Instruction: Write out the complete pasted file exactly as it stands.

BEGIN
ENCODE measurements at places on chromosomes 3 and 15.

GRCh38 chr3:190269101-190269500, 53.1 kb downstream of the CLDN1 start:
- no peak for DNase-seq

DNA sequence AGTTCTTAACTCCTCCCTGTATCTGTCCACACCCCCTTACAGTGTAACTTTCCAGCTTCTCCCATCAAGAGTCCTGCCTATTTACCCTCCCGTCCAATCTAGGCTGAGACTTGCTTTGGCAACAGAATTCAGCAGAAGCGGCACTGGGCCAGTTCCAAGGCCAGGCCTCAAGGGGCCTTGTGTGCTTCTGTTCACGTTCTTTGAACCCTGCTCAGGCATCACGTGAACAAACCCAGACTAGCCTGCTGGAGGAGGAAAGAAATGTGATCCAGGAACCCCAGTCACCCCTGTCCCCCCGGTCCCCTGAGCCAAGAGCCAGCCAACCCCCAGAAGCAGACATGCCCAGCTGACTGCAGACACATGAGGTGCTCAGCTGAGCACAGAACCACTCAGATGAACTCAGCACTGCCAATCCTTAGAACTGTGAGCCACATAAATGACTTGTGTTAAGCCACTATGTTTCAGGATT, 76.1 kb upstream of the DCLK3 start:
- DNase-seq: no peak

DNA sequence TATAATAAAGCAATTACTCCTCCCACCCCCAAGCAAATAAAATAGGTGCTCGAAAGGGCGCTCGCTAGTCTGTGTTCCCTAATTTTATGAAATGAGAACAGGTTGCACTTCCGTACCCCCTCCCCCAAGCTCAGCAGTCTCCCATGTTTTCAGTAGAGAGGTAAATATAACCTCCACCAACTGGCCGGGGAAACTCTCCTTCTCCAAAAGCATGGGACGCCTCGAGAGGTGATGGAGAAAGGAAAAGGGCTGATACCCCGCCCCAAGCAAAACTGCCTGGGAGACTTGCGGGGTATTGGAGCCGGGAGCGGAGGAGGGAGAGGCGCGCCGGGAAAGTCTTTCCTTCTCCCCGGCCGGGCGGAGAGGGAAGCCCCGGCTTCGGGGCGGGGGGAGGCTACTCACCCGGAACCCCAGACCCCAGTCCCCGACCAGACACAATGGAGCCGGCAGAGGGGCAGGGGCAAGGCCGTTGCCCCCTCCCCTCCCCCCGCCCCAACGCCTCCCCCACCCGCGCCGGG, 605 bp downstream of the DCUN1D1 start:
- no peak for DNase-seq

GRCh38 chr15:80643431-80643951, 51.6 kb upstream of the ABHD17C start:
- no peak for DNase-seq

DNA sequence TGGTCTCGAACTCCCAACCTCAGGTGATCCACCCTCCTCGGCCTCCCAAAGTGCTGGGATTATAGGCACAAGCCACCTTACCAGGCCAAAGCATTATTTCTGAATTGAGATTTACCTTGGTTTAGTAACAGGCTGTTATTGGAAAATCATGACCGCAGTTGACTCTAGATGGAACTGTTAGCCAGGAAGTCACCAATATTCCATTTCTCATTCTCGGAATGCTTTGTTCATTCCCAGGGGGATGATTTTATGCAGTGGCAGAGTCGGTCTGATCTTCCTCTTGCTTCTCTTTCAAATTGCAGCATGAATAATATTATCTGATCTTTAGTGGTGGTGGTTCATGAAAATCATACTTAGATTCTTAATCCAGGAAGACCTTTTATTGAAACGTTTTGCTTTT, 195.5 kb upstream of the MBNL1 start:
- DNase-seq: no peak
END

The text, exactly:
ENCODE measurements at places on chromosomes 3 and 15.

GRCh38 chr3:190269101-190269500, 53.1 kb downstream of the CLDN1 start:
- no peak for DNase-seq

DNA sequence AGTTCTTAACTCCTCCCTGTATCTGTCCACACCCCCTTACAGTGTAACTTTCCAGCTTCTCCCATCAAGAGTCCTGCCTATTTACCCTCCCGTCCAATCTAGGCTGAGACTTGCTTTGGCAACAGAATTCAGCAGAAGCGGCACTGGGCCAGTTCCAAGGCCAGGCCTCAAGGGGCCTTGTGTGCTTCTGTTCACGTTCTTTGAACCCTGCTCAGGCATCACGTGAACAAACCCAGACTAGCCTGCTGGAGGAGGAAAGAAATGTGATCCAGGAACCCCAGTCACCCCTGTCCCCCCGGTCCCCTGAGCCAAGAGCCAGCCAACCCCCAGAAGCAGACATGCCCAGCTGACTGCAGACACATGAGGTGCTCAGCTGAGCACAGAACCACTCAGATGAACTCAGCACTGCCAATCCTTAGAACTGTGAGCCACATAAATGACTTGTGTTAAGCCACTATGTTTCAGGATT, 76.1 kb upstream of the DCLK3 start:
- DNase-seq: no peak

DNA sequence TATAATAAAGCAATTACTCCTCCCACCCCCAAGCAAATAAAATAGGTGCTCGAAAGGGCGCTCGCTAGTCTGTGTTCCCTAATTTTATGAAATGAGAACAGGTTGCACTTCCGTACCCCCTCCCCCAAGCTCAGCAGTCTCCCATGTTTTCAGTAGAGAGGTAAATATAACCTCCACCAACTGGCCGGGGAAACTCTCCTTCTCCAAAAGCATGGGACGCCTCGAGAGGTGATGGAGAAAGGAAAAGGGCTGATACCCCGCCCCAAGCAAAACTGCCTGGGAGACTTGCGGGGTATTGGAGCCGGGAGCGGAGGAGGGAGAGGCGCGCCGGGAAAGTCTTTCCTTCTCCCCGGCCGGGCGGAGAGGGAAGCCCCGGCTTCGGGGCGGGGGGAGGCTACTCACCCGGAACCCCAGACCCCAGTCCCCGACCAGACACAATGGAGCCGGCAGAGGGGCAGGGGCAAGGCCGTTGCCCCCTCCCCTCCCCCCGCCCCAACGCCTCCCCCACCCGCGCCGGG, 605 bp downstream of the DCUN1D1 start:
- no peak for DNase-seq

GRCh38 chr15:80643431-80643951, 51.6 kb upstream of the ABHD17C start:
- no peak for DNase-seq

DNA sequence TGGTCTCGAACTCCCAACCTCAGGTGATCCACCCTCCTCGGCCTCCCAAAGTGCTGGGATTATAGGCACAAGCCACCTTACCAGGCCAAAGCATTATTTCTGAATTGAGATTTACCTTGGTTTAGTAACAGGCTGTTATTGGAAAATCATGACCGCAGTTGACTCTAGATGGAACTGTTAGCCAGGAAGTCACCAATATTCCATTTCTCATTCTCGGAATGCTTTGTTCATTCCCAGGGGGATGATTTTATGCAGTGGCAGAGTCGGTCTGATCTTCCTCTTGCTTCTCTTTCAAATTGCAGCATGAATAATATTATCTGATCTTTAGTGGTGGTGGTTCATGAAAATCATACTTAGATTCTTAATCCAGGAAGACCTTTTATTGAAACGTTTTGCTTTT, 195.5 kb upstream of the MBNL1 start:
- DNase-seq: no peak